John and I then repeated the degreasing and rinsing process with the bike's cassette (basically its gears). John shows me how to put everything back on the bike and, handily, he puts a master link in place which will allow me to more easily remove my chain in future. 

He then shows me how to re-index the gears which isn't as daunting as it sounds, it's basically just adjusting the tension in the gear cable so the gear shifts are as smooth as can be.  Doing a relatively minor thing like cleaning your drive chain regularly can double its life and save you a small fortune on repair costs.


Finally, we moved on to the best way to deal with a puncture and John offers some game-changing advice.  'The best way to fix a puncture is to not fix the puncture,' he laughs.  Instead of struggling with a puncture repair kit at the side of the road while lorries zoom past you, John suggests it's much more sensible to just carry a spare inner tube.  'That way you can just quickly swap the tubes, replace the tyre and deal with the puncture when you're home safe and sound.'  He showed me how to do this and it was indeed incredibly easy.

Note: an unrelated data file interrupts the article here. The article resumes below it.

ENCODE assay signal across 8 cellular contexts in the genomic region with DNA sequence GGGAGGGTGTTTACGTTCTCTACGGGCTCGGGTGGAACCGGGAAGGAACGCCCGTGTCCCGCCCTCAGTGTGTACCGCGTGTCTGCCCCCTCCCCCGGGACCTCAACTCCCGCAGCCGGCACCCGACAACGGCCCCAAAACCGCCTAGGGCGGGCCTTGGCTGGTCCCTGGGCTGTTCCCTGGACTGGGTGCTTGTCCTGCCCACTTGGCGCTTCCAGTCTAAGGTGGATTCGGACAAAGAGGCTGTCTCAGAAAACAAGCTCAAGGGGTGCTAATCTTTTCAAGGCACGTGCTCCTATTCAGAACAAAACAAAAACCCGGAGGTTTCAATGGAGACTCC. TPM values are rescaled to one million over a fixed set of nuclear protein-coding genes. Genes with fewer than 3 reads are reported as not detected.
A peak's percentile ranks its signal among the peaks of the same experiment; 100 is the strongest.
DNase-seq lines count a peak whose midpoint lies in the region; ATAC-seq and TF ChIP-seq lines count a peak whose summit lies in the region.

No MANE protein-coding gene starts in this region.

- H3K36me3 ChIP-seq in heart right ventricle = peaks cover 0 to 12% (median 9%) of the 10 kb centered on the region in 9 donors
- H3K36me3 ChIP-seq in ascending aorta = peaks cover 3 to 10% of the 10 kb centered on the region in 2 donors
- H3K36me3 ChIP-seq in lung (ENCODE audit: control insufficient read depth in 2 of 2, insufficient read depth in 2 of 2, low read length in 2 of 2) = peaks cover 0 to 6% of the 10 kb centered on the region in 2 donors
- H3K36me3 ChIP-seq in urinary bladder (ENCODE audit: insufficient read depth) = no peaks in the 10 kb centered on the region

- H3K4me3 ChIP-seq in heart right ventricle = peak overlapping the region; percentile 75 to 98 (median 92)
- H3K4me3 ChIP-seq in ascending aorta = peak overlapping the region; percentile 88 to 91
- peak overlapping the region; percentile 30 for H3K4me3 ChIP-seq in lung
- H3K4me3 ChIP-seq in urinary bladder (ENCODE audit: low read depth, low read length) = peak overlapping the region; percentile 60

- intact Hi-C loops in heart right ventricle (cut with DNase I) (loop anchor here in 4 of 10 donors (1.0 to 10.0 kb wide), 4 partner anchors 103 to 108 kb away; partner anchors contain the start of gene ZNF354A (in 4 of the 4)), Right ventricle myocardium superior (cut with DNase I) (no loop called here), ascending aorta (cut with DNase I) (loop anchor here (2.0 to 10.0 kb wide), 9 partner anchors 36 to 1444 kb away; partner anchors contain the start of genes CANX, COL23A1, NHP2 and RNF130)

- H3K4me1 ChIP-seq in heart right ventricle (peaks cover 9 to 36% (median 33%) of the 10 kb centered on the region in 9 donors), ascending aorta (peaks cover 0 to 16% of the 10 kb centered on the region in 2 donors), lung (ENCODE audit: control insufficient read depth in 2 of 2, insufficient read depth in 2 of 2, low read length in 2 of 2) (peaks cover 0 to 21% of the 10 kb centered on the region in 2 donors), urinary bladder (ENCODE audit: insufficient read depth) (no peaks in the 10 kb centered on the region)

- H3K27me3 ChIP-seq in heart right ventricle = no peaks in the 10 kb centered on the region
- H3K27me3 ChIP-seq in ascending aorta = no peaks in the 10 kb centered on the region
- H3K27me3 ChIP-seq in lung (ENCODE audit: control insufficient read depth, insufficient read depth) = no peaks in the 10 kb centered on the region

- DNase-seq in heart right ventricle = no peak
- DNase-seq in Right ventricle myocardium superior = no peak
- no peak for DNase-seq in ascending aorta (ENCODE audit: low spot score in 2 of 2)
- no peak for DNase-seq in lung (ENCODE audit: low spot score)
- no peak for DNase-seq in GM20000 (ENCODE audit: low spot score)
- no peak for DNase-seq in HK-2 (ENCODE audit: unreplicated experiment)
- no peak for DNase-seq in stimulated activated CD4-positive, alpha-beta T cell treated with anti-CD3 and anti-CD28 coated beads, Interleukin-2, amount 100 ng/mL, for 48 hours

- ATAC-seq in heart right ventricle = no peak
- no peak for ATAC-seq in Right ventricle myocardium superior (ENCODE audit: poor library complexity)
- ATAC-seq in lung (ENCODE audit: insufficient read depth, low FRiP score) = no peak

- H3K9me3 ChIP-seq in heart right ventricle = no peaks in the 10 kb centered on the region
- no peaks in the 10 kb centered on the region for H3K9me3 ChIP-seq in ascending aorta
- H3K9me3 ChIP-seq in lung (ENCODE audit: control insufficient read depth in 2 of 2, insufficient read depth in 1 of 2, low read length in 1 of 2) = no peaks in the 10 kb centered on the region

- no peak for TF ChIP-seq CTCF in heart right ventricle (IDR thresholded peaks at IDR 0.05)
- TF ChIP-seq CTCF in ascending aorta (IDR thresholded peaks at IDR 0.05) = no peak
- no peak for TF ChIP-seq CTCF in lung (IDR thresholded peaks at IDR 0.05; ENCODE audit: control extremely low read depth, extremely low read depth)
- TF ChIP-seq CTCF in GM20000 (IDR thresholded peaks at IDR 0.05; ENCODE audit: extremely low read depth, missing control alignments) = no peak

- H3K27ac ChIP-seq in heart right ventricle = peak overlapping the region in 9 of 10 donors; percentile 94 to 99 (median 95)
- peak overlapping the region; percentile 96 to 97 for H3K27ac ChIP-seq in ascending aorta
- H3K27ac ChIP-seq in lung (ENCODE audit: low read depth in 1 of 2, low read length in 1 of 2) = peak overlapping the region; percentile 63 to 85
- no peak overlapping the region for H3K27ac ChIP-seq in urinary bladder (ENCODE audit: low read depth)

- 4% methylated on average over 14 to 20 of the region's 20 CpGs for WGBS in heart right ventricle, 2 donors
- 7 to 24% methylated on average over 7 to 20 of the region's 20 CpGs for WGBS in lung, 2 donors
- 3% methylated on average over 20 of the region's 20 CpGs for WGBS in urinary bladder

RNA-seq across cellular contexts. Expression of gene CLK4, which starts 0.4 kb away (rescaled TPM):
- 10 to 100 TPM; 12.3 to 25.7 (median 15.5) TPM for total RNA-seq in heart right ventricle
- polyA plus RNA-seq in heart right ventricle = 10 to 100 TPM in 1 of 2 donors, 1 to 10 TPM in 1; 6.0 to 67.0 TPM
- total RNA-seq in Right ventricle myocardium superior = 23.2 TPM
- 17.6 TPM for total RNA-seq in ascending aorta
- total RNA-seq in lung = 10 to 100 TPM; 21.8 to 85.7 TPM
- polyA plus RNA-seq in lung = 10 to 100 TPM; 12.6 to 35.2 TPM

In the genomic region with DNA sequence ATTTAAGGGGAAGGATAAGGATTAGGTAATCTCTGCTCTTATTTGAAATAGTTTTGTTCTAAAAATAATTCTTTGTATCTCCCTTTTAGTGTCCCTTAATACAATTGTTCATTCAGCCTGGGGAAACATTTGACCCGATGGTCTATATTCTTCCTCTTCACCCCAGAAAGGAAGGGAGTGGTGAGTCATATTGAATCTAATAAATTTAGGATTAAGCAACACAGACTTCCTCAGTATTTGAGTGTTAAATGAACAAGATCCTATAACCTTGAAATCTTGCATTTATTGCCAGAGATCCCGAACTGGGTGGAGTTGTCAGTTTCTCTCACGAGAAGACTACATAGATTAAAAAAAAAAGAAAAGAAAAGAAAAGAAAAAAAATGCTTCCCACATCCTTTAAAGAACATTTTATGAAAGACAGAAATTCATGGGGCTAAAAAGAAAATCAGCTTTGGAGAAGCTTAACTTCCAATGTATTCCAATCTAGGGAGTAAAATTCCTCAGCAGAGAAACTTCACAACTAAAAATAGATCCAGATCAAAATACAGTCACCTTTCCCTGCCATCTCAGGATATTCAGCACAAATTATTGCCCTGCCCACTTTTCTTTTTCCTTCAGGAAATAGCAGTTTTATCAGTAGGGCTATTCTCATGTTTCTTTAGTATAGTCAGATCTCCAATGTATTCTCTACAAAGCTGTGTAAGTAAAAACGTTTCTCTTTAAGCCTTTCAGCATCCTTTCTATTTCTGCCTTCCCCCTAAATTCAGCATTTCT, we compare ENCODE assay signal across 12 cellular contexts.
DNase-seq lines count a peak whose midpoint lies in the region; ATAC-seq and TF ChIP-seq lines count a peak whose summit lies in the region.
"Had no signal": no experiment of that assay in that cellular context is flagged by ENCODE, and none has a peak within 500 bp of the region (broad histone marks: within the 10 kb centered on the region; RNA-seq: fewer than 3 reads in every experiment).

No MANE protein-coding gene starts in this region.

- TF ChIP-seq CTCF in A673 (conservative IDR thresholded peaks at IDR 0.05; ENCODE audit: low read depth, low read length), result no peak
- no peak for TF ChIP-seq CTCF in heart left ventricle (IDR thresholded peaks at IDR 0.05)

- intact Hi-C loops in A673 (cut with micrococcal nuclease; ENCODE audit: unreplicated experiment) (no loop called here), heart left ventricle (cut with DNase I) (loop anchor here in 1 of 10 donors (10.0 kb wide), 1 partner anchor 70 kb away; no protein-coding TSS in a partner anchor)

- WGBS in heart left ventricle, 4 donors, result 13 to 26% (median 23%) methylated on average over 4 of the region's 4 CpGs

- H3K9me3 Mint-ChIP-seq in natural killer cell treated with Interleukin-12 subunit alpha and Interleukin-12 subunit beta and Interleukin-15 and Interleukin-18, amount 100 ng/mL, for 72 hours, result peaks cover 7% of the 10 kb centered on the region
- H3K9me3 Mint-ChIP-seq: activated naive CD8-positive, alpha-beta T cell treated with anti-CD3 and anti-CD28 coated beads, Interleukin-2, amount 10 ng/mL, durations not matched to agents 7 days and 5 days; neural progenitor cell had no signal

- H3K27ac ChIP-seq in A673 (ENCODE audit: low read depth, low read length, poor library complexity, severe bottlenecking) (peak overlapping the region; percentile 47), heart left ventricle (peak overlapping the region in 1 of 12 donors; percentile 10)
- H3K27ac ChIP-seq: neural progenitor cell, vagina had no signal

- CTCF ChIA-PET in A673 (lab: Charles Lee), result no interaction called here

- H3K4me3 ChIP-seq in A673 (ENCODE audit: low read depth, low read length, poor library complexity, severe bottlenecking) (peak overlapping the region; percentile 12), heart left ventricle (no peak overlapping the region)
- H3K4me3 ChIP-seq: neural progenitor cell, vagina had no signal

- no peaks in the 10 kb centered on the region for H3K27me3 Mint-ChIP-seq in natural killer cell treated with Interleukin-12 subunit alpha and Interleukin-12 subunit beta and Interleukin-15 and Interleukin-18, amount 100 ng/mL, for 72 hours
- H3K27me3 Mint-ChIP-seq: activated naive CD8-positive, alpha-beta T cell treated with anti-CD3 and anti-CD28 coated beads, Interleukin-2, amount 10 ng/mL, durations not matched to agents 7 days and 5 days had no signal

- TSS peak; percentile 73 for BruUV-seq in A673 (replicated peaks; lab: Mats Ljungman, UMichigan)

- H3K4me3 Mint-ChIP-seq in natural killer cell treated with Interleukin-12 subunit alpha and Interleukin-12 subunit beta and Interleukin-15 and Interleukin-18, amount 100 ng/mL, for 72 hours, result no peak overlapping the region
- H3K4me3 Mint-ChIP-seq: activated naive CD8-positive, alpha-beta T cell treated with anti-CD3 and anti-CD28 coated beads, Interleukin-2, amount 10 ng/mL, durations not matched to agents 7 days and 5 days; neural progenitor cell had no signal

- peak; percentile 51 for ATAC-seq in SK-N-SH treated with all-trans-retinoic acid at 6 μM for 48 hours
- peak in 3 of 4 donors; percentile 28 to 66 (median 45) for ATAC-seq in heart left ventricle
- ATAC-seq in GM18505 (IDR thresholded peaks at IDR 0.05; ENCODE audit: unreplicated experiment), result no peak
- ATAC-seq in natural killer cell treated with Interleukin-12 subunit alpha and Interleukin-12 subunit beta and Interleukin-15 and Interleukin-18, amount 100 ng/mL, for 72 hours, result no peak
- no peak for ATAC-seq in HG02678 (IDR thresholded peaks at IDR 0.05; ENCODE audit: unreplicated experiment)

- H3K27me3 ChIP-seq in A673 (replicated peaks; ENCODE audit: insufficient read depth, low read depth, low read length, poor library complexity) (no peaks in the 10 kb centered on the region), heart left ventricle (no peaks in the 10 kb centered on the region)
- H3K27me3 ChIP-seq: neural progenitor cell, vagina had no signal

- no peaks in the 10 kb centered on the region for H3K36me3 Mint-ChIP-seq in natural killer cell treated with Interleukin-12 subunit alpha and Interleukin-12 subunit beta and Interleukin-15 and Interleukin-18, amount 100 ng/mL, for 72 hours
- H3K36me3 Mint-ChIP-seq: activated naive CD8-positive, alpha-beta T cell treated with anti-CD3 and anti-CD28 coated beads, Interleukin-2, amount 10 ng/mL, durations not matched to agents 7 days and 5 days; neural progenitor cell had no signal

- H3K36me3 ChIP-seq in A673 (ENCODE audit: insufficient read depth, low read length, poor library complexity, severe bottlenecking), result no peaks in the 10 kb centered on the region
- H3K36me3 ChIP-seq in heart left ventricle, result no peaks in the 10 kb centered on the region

At that stage, we ran out of time.  Fortunately, there is no limit to the number of sessions you can book so I'm going to book another one to fit some mudguards to my bike (mud-flecked trousers aren't in this season) and to learn how to remove friction from the gear cable.  If you want to learn how to look after your bike then pop into The Bike Station and book a Zero Waste session, I can't recommend them enough and they are only available until the end of October.